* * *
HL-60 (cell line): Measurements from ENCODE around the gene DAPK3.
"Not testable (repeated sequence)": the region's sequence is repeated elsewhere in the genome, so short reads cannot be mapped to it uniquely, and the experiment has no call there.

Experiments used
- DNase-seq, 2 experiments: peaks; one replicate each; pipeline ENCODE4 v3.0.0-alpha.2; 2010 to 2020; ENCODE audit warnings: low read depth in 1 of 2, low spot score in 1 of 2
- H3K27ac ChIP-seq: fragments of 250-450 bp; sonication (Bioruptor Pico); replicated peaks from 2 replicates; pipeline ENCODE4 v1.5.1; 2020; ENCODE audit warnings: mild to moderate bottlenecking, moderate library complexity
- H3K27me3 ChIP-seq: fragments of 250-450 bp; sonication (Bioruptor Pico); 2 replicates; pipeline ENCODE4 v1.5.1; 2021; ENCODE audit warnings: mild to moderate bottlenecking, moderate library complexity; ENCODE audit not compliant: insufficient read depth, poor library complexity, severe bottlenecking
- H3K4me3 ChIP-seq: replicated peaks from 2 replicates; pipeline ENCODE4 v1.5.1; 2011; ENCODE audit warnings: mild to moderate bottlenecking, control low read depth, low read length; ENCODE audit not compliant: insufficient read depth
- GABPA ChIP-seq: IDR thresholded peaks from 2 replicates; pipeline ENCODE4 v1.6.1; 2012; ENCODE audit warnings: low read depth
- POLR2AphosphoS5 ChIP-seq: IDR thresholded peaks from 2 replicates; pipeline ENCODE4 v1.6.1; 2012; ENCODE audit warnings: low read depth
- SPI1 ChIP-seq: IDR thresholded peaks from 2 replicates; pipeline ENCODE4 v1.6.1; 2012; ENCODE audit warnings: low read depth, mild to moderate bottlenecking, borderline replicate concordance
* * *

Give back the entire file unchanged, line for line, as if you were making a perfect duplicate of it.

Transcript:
HL-60 (cell line): Measurements from ENCODE around the gene DAPK3.
"Not testable (repeated sequence)": the region's sequence is repeated elsewhere in the genome, so short reads cannot be mapped to it uniquely, and the experiment has no call there.

Experiments used
- DNase-seq, 2 experiments: peaks; one replicate each; pipeline ENCODE4 v3.0.0-alpha.2; 2010 to 2020; ENCODE audit warnings: low read depth in 1 of 2, low spot score in 1 of 2
- H3K27ac ChIP-seq: fragments of 250-450 bp; sonication (Bioruptor Pico); replicated peaks from 2 replicates; pipeline ENCODE4 v1.5.1; 2020; ENCODE audit warnings: mild to moderate bottlenecking, moderate library complexity
- H3K27me3 ChIP-seq: fragments of 250-450 bp; sonication (Bioruptor Pico); 2 replicates; pipeline ENCODE4 v1.5.1; 2021; ENCODE audit warnings: mild to moderate bottlenecking, moderate library complexity; ENCODE audit not compliant: insufficient read depth, poor library complexity, severe bottlenecking
- H3K4me3 ChIP-seq: replicated peaks from 2 replicates; pipeline ENCODE4 v1.5.1; 2011; ENCODE audit warnings: mild to moderate bottlenecking, control low read depth, low read length; ENCODE audit not compliant: insufficient read depth
- GABPA ChIP-seq: IDR thresholded peaks from 2 replicates; pipeline ENCODE4 v1.6.1; 2012; ENCODE audit warnings: low read depth
- POLR2AphosphoS5 ChIP-seq: IDR thresholded peaks from 2 replicates; pipeline ENCODE4 v1.6.1; 2012; ENCODE audit warnings: low read depth
- SPI1 ChIP-seq: IDR thresholded peaks from 2 replicates; pipeline ENCODE4 v1.6.1; 2012; ENCODE audit warnings: low read depth, mild to moderate bottlenecking, borderline replicate concordance